- New home buyers place an emphasis on virtual tours and videos showcasing properties and communities.
- Finding an agent and agent related searches on YouTube grew 46% year-over-year.
- Number of agent-related videos on YouTube:
- 19,200 results for how to find a real estate agent;
- 88,400 for real estate agent;
- 118,000 for buying a home
- Home buyers who purchased previously owned homes are more likely to bring their online research offline by walking through or driving by a home they viewed online.
- Fifty-three percent of buyers undertook a home improvement project within three months of their home purchase.
- Buyers who purchased older, previously-owned homes were the most likely to undertake a home improvement project. Seventy-three percent of those who purchased a home that was built in 1920 or earlier did make a home improvement soon after buying the home, compared to only 33 percent of those who purchased a home built between 2010 and 2012.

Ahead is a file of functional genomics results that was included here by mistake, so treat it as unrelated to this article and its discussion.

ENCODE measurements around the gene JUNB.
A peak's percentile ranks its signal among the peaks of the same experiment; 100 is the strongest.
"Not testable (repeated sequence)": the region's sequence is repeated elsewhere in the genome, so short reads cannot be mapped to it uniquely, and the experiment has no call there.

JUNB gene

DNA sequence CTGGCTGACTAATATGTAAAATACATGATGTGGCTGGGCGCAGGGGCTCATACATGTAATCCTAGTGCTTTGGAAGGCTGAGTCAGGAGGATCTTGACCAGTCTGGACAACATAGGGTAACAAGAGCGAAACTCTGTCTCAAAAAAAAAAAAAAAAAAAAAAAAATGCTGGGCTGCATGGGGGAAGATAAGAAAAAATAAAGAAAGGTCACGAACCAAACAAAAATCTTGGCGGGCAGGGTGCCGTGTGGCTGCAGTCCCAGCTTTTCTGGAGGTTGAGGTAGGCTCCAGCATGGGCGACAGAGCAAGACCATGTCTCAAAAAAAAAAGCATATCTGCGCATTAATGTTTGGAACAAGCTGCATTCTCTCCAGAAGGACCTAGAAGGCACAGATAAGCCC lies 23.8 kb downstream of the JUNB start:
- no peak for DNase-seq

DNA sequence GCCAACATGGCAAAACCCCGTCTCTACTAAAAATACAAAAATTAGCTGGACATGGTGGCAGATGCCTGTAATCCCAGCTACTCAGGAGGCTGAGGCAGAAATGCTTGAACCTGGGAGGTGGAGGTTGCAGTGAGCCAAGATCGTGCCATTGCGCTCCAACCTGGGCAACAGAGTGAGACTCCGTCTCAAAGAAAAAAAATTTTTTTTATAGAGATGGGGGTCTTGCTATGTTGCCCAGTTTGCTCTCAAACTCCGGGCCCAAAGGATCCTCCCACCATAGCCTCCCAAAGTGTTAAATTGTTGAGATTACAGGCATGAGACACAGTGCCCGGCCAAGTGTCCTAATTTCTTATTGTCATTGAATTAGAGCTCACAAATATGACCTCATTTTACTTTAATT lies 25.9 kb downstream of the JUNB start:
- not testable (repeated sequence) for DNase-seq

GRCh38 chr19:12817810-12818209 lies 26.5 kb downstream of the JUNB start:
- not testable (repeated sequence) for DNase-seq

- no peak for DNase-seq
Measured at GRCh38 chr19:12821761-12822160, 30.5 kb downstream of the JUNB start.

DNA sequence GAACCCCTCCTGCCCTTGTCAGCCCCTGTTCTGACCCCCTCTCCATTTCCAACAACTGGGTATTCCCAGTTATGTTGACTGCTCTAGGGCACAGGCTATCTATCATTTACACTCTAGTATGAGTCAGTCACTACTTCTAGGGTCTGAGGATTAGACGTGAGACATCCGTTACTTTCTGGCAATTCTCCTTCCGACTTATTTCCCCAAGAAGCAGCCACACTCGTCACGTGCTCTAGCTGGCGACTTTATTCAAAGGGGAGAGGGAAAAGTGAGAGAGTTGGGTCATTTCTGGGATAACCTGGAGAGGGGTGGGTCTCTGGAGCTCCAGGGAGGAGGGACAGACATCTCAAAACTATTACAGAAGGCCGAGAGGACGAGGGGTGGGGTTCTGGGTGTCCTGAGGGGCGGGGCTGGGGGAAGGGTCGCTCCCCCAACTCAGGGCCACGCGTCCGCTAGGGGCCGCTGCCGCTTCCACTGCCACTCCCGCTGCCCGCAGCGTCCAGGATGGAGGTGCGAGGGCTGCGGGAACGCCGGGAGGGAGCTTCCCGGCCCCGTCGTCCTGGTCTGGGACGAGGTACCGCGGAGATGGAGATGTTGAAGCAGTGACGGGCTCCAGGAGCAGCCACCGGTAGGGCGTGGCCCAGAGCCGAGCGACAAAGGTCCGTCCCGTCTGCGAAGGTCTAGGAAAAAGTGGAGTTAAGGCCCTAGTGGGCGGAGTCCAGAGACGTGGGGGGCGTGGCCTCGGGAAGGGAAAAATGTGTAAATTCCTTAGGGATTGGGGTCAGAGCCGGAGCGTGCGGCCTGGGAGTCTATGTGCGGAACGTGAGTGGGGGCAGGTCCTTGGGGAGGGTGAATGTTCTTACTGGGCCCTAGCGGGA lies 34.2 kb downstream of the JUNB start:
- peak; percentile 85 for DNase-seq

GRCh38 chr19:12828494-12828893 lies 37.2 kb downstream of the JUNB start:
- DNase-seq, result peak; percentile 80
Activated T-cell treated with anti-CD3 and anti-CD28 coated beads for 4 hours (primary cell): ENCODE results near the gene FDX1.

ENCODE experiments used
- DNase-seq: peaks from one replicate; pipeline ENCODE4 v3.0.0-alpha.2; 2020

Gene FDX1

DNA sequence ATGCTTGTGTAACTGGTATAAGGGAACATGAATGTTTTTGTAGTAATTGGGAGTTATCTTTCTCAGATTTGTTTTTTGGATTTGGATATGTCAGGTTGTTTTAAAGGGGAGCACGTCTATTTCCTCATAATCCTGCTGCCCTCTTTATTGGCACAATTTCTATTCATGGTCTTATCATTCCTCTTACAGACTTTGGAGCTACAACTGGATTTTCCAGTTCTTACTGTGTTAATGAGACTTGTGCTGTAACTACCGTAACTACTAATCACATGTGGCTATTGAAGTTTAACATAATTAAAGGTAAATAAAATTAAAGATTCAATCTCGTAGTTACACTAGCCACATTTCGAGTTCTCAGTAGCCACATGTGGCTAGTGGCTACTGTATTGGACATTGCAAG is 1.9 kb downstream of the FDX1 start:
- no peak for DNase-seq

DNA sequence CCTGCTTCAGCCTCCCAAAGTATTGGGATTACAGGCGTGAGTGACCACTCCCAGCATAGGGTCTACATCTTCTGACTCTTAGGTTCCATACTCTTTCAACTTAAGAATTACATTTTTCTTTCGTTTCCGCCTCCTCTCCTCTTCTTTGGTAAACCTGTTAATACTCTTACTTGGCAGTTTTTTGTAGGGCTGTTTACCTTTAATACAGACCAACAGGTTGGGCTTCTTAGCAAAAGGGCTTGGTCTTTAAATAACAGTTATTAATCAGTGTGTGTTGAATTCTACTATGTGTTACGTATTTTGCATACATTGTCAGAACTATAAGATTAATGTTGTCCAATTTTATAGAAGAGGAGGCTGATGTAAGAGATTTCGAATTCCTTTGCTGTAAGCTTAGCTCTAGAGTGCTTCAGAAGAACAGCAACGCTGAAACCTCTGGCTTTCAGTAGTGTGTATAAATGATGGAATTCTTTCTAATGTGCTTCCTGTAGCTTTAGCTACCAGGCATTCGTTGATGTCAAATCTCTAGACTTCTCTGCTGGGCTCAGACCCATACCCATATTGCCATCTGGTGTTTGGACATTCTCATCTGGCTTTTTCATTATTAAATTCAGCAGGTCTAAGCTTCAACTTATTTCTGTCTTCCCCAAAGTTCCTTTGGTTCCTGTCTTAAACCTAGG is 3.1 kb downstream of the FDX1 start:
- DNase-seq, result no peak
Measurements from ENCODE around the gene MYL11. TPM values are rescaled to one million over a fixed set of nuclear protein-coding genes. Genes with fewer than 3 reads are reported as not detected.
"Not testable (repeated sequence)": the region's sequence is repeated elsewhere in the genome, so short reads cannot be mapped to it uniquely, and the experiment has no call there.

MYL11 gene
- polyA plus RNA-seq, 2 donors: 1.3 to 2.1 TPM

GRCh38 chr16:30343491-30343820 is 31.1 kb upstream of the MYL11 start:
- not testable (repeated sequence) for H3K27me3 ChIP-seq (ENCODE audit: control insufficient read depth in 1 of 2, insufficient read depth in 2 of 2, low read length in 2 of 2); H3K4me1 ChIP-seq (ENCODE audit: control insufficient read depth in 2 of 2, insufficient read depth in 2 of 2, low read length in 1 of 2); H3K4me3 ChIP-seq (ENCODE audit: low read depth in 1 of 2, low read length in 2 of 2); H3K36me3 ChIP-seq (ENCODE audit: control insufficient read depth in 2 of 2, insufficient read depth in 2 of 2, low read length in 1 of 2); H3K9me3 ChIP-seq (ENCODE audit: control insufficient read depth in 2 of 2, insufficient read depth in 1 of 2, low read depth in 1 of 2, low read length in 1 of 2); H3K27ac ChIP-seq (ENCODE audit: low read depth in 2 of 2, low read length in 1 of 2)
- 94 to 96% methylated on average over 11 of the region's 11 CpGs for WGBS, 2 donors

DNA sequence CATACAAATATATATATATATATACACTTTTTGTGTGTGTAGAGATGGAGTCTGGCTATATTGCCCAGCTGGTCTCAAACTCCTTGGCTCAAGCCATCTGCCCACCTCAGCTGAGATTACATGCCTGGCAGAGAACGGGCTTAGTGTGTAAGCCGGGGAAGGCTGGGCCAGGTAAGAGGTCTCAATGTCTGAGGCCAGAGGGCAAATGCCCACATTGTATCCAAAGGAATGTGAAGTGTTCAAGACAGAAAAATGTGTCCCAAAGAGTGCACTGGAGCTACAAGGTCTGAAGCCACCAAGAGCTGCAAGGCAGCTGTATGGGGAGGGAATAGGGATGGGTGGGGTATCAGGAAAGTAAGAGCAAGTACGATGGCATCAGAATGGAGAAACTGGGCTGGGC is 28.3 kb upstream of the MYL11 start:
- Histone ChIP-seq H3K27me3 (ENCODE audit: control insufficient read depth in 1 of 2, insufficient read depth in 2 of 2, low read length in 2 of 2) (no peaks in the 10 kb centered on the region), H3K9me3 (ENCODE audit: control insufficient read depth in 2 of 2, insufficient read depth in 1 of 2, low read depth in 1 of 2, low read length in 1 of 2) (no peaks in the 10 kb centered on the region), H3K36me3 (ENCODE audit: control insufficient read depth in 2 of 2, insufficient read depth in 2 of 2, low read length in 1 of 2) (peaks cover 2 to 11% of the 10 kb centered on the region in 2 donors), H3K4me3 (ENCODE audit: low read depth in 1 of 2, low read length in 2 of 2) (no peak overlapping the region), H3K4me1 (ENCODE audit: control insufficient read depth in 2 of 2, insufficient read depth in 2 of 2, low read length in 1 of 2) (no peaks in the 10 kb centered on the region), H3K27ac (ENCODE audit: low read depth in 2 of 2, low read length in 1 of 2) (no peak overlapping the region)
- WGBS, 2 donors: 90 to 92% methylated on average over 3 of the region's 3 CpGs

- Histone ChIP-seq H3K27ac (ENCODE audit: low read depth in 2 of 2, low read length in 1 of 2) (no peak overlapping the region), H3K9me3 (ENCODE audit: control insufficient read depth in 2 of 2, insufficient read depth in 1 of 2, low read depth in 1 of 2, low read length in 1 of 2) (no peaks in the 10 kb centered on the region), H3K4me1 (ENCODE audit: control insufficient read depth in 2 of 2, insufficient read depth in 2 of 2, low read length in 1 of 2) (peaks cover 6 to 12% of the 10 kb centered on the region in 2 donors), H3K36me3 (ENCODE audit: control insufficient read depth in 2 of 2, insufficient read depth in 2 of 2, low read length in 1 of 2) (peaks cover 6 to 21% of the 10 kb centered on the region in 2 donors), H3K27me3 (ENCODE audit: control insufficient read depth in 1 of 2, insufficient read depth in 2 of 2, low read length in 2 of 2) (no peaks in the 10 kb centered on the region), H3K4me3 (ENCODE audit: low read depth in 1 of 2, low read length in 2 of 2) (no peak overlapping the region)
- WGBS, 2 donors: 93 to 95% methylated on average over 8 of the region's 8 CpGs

- Remodeling the kitchen was the most common home improvement project among recent buyers—47 percent of buyers who did undertake a home improvement project remodeled the kitchen. Bathrooms were a close second at 44 percent.
- For more information, check out the 2013 Home Features Survey.
In each Economic Update, the Research staff analyzes recently released economic indicators and addresses what these indicators mean for REALTORS® and their clients. Today’s update discusses consumer confidence.
- With most of government-produced economic data under shutdown, the focus has turned more keenly to privately produced data. Today’s data on consumer sentiment from the University of Michigan is not good news, however. People felt worse in the first part of October.
- Consumer sentiment index fell in October, no doubt influenced by Washington dysfunction. But the index had also fallen in the two prior months. The latest read of 75.2 is the second lowest monthly figure this year. The economic expansion, albeit it has only been plodding along, could be in jeopardy if consumers continue to express pessimism. As of now, the economic growth in the fourth quarter will take a modest hit such that the GDP growth rate is less than 2 percent (from previously projected growth of 2.5 percent)
- Retail Sales is one of the data missing in action. No information for September. Up to August, retail sales had been making steady progress. Retail spaces were thereby getting absorbed and pushing down the vacancy rates. Now what will happen?